The RTC recently approved the Dallas-Fort Worth High-Speed Transportation Connections Study’s Phase 1 recommendations. The current study is evaluating high-speed transportation alternatives (both alignments and technology) to modernize and enhance mobility between Dallas and Fort Worth. The RTC adopted a high‐speed corridor policy, which gave staff the go-ahead to proceed with the Phase 1 recommendations, coordinate with Federal partners on National Environmental Policy Act requirements, and integrate alignment and mode recommendations into other planning activities.
Having met the Phase 1 goals of identifying technology modes and alignments, two modes are proposed to be carried forward, high-speed rail and hyperloop. Forty-three alignments were studied in the 230-square-mile study area, and a route in the Interstate Highway 30 corridor with a few options for navigating major highway interchanges is recommended to move into Phase 2.
The addition of high-speed transportation alternatives would accommodate the current growth and provide residents with the safe, reliable, and efficient travel they expect in the Dallas-Fort Worth area. The final recommended solution will connect to local transportation systems and could link the region to future high-speed services.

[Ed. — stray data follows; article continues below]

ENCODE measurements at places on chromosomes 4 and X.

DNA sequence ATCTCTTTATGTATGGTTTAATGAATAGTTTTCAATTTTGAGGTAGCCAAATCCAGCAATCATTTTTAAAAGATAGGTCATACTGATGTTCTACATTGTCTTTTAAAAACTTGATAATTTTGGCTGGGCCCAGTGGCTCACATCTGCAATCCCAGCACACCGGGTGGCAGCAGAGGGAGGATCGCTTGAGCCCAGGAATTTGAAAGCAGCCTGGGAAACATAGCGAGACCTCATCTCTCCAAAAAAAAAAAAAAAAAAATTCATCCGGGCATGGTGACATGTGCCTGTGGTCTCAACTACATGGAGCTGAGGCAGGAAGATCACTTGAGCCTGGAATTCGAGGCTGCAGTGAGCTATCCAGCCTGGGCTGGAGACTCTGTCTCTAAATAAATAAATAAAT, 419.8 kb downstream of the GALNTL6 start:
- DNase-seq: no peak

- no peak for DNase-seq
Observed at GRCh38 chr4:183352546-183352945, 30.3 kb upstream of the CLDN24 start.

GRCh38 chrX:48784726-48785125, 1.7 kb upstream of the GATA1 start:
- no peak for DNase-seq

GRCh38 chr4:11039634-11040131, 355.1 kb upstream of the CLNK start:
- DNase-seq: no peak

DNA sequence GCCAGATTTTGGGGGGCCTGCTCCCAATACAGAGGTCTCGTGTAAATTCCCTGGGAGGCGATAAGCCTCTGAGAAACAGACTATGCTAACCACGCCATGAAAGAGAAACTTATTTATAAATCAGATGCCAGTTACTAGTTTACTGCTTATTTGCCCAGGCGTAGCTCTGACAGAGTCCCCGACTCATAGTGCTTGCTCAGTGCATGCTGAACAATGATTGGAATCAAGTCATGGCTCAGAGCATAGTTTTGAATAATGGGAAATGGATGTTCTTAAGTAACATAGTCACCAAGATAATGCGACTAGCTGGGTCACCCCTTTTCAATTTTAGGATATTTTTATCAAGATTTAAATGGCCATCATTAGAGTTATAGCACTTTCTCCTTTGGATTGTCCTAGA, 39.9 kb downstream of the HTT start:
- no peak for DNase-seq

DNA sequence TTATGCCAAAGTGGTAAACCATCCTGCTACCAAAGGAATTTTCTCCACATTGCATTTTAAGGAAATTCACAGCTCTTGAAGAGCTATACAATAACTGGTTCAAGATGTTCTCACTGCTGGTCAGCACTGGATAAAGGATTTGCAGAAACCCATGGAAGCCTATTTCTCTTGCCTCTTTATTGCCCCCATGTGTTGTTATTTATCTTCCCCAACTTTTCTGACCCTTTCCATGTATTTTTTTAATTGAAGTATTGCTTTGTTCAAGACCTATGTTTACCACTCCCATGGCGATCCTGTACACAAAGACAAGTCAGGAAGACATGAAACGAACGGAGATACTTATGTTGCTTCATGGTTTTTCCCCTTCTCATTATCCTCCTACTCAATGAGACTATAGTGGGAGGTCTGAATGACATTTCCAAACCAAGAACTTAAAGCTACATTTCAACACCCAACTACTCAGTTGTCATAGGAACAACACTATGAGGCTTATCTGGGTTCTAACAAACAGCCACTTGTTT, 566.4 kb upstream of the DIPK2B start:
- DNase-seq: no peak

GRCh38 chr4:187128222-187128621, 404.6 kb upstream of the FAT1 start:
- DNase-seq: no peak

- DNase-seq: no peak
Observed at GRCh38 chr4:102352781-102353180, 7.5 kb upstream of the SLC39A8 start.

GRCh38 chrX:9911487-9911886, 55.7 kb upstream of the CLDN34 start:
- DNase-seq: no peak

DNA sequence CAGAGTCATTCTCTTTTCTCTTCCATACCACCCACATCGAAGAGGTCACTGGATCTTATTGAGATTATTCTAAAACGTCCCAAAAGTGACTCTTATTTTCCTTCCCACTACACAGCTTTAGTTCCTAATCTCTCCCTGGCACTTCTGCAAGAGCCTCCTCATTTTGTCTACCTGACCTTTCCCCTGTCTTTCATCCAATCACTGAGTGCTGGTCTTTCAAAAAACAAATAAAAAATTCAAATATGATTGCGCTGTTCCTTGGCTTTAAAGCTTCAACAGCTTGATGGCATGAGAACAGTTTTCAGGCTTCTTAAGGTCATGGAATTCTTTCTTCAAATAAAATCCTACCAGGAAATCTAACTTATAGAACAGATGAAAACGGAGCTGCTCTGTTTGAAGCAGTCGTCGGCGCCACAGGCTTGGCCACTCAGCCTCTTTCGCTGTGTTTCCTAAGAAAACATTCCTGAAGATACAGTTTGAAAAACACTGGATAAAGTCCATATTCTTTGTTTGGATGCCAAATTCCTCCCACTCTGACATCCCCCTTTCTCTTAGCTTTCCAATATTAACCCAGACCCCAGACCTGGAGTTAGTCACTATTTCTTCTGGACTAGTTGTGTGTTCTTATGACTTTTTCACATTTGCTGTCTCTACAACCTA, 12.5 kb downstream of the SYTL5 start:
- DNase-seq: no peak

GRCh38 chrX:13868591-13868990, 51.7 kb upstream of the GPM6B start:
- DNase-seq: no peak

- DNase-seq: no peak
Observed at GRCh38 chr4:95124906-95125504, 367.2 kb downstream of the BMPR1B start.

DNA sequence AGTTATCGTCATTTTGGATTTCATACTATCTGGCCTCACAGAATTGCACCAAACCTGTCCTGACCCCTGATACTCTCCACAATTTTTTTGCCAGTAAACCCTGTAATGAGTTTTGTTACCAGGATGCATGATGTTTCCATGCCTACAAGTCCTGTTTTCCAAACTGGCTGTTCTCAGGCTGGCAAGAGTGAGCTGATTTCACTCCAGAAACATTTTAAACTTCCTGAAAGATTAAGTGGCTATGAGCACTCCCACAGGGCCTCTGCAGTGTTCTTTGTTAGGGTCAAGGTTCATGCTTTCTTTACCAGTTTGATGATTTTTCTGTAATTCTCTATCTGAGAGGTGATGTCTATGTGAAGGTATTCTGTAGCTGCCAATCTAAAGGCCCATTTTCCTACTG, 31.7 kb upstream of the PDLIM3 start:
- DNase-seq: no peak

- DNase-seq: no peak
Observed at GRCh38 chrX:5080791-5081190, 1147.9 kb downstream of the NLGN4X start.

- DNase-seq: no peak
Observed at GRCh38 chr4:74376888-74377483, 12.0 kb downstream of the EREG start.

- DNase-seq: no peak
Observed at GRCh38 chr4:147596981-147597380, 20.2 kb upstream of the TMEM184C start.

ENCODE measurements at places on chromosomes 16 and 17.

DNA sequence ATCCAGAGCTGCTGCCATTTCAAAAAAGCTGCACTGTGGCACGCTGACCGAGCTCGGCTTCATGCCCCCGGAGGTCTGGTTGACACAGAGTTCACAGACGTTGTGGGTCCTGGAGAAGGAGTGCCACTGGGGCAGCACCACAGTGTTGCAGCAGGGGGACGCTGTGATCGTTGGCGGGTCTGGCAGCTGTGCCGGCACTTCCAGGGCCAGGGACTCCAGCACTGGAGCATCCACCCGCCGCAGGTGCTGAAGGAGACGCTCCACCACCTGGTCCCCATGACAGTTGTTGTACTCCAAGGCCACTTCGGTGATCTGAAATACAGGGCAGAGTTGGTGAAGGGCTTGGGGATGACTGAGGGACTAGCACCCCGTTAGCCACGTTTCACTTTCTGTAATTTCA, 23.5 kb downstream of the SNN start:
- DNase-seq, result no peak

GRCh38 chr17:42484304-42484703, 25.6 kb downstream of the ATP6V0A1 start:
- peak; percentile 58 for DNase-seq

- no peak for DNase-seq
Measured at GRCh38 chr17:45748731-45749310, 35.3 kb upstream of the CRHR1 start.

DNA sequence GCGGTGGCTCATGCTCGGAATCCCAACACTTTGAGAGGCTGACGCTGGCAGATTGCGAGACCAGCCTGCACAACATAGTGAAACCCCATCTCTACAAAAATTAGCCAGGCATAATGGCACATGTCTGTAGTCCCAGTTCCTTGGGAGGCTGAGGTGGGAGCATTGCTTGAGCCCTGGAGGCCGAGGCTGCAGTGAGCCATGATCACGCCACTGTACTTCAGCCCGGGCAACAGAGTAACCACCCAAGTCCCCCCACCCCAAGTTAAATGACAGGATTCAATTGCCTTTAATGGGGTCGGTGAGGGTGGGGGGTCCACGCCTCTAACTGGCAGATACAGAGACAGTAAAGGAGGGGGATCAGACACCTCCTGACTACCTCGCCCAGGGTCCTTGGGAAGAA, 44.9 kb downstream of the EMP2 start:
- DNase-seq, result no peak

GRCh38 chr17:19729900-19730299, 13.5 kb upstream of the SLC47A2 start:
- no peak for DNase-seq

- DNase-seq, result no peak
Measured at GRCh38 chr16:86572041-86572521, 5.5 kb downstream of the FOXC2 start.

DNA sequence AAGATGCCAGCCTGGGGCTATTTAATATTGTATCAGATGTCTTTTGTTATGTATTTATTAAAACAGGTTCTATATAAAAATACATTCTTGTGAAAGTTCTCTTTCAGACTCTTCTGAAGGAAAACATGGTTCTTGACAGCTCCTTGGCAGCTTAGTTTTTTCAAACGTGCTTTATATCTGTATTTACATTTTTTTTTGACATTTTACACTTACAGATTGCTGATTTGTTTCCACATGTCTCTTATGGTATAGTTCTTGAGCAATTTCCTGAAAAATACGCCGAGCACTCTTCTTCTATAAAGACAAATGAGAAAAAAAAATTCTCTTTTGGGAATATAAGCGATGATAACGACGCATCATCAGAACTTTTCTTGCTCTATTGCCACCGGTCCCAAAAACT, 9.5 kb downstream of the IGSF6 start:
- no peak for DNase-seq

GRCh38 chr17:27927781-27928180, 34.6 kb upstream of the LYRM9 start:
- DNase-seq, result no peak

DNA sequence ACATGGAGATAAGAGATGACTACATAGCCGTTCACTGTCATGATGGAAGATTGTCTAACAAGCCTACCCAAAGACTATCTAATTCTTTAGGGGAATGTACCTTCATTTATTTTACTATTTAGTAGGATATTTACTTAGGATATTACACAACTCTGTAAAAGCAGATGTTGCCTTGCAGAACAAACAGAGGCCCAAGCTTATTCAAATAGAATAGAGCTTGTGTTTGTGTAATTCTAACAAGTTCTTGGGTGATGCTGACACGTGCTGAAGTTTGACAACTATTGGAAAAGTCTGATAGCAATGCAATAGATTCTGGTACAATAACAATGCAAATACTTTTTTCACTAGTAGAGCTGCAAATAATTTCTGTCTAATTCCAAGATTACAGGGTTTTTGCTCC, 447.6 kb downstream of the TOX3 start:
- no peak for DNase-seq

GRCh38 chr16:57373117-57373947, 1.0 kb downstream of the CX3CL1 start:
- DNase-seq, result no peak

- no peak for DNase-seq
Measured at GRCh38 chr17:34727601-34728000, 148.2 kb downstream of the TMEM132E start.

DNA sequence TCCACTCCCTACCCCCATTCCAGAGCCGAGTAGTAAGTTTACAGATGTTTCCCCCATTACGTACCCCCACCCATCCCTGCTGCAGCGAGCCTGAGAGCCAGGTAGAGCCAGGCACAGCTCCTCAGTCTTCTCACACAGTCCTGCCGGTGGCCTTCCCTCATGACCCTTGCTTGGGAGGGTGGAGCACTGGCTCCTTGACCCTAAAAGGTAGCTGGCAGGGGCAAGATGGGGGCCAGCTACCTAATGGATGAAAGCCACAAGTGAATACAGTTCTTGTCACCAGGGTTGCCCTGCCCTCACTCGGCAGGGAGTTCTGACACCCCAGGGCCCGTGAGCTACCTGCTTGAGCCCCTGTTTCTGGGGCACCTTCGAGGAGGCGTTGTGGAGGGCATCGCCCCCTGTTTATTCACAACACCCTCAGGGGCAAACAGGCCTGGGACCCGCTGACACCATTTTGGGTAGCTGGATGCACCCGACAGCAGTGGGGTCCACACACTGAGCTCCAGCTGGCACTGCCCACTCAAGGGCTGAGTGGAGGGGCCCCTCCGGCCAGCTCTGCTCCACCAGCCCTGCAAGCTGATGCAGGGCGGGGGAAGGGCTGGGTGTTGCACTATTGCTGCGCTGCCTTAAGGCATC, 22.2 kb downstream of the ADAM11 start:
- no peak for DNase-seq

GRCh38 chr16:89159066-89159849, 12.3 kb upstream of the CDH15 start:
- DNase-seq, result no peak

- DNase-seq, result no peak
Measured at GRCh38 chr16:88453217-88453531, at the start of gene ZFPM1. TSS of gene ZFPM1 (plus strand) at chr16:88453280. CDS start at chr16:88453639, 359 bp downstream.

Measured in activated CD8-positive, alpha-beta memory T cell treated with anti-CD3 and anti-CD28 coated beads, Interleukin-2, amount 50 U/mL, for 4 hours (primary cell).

NCTCOG’s Metropolitan Transportation Plan, Mobility 2045, includes high-speed transportation between Dallas and Fort Worth as a future transportation choice, to accommodate an expected population exceeding 11 million by 2045.
The purpose of Phase 2 is to gain federal environmental approval of the preferred alignment and technology for the project. This includes conceptual and preliminary engineering, financial and project management plans. The National Environmental Policy Act requires detailed studies of all aspects of the study area, including all potential social, biological, and cultural impacts, both positive and adverse.
Four open houses in the study area are currently being planned for late September and October to provide an overview of Phase 1 recommendations. For more information visit: www.nctcog.org/dfw-hstcs.